1) Patching up
Meaning: Restore peacefully or friendly relations after a quarrel or dispute.
Example: They sent him home to patch things up with his wife
Synonym: piece of cloth, plot of land.
Meaning: Never done or known before.
Example: The unprecedented move would have brought a smile.
Synonym: unusual, unparallel
Meaning: Having or relating to two sides.
Example: In three instances the muscle was bilateral, and in one on the left side only.
Synonym: mutual, reciprocal
Meaning: A direct confrontation between two people or groups.
Example: In such a face-off, not even the teachers union would side with the board.
Synonym: argument, challenge
Meaning: An official announcement or statement, especially one made to the media.
Example: The country’s foreign ministry issued a communiqué.
Synonym: press release, bulletin
Meaning: unwilling to obey orders
Example: Indeed, one of the prices of a victory won in the face of French and German recalcitrance has been a slide in UK support for the single currency.
Synonym: revolt, sedition
Meaning: A person who takes part in a dialogue or conversation.
Example: This is the response I wrote to one of my interlocutors in the comments.
Synonym: speaker, commentator
Meaning: the state of being unanimous
Example: There is almost complete unanimity on this issue.
Synonym: unanimous, settlement
Meaning: Conforming to the law or to rules.
Example: His claims to legitimate authority.
Synonym: legal, genuine
Meaning: A serious break in friendly relations.
Example: The rift between the two branches of the legal profession.
Synonym: split, separation
Meaning: An underlying feeling or influence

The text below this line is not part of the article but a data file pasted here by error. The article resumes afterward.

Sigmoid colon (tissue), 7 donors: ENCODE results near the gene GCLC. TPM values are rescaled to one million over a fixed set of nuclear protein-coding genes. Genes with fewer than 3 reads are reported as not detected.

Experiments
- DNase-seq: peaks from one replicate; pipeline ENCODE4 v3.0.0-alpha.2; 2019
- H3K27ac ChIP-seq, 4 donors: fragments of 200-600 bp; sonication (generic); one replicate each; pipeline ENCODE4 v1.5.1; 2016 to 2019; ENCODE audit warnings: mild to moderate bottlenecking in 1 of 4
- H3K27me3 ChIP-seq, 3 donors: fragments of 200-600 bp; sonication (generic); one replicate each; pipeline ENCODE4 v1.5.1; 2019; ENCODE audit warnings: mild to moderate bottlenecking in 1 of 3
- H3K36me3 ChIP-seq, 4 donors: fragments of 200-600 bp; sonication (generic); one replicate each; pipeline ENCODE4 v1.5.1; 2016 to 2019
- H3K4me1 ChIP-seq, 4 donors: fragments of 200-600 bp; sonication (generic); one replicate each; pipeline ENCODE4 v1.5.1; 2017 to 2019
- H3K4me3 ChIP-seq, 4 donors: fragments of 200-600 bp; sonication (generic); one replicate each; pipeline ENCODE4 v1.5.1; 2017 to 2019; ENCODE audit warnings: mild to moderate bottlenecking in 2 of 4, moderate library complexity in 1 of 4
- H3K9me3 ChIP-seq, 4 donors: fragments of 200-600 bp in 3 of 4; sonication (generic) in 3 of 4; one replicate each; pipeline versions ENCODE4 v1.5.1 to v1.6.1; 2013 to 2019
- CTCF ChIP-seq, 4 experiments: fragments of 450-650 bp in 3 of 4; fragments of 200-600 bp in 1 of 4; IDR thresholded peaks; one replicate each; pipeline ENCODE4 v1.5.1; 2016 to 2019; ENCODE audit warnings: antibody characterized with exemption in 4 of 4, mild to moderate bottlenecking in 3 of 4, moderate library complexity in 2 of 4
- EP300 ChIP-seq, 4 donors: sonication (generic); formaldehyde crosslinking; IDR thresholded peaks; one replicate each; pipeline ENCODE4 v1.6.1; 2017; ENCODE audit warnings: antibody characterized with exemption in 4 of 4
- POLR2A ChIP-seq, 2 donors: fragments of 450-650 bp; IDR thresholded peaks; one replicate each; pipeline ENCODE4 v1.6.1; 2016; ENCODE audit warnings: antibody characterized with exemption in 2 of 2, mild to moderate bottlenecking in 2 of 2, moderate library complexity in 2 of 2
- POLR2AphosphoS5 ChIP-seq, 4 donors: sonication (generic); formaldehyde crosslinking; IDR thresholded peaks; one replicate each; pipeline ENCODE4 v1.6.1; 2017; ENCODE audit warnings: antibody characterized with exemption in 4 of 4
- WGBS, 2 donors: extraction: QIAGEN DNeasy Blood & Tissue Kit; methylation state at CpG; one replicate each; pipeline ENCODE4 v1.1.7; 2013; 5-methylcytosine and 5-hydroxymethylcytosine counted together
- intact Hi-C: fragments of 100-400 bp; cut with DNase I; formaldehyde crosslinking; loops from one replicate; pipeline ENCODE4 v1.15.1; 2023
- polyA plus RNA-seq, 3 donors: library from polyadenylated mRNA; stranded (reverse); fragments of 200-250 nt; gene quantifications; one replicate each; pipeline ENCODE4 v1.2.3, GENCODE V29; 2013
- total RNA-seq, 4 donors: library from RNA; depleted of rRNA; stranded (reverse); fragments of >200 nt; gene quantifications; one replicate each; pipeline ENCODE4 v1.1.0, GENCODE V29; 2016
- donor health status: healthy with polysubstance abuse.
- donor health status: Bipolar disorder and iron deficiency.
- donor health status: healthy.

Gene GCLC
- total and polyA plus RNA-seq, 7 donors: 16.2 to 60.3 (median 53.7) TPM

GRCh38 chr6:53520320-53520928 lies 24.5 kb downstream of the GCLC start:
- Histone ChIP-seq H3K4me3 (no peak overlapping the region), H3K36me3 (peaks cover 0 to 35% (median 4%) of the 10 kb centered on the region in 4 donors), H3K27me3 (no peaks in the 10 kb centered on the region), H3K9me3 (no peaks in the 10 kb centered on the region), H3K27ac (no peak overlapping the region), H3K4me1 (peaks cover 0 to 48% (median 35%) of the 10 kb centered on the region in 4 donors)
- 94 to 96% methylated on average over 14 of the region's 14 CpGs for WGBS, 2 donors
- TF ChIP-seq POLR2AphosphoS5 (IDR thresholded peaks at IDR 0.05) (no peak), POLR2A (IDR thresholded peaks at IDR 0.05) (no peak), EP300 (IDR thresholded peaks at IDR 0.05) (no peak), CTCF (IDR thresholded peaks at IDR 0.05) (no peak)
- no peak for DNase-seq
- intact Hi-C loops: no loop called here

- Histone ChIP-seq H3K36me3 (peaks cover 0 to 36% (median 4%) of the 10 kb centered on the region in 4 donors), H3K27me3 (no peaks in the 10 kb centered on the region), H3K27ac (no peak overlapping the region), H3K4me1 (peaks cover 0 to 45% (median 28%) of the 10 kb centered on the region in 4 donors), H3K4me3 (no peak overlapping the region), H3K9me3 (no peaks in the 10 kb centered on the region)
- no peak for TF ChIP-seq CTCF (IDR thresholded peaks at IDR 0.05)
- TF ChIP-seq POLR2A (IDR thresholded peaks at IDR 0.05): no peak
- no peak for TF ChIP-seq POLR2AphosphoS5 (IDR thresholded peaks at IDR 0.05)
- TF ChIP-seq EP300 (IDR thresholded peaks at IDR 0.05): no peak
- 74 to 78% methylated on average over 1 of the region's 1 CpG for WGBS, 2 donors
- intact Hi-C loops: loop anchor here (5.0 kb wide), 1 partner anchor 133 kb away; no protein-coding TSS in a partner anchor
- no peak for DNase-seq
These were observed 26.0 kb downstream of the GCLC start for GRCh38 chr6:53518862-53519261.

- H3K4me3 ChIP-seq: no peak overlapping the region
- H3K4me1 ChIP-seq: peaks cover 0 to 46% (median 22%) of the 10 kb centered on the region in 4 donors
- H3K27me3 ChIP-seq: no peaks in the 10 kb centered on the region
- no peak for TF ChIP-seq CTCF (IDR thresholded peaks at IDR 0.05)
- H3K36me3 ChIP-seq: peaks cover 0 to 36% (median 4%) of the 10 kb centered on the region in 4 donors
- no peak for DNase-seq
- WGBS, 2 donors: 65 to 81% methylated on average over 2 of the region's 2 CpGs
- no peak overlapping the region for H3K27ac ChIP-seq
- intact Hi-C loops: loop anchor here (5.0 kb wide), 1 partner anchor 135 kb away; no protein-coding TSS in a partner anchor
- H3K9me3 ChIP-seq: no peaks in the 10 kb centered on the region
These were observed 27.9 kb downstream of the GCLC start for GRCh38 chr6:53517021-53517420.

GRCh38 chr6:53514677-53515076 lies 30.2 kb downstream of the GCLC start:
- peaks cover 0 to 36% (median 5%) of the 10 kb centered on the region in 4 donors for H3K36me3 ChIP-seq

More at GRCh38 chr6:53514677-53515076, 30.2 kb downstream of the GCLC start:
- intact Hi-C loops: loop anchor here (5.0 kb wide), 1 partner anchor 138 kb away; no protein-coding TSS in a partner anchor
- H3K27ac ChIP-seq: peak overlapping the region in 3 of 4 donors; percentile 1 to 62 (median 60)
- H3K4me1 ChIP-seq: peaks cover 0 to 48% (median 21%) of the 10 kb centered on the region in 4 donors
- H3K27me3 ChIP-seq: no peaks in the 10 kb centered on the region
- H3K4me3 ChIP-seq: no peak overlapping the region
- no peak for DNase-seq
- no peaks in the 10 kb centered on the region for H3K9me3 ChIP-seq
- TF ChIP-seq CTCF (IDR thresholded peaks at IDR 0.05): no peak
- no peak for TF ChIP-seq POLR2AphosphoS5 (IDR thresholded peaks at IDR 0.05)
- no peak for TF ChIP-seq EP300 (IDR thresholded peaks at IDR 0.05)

Example: Collectively, the soldiers let out a singular cry of anger, with undercurrents of anguish.
Synonym: condition, detail
Meaning: Make (something bad) less severe, serious, or painful.
Example: Drainage schemes have helped to mitigate this problem.
Synonym: ease, diminish
Meaning: An act of fishing with a trawl net or seine.
Example: They had caught two trout on the lazy trawl up-lake.
Synonym: drift net, fishing
Meaning: Reduction in the number or quantity of something.
Example: The depletion of the ozone layer.
Synonym: lessening, weakening
Meaning: A check or restraint on something.
Example: Plans to introduce tougher curbs on insider dealing.
Synonym: restriction, cutting.
Meaning: Excessively harsh and severe.
Example: The Nazis destroyed the independence of the press by a series of draconian laws.
Synonym: strict, severe
Meaning: Impossible to cure
Example: The conflict between the two decisions is irremediable.
Synonym: irreparable, irretrievable
Meaning: Discourage (someone) from doing something by instilling doubt or fear of the consequences.
Example: Strategists think not only about how to deter war, but about how war might occur.
Synonym: avert, prohibit
Meaning: Make (an action or process) happen sooner or be accomplished more quickly.
Example: He promised to expedite economic reforms.
Synonym: advance, further
Meaning: An invasion or attack.
Example: In case there is an incursion into our territories, we have to repel such attacks.
Synonym: invade, engage
Meaning: Form a mental picture of (something not yet existing or known).
Example: He knew what he liked but had difficulty envisaging it.
Synonym: imagine, predict
Meaning: A rapid increase; a rise.
Example: The present escalation of global warming.
Synonym: growth, boom, acceleration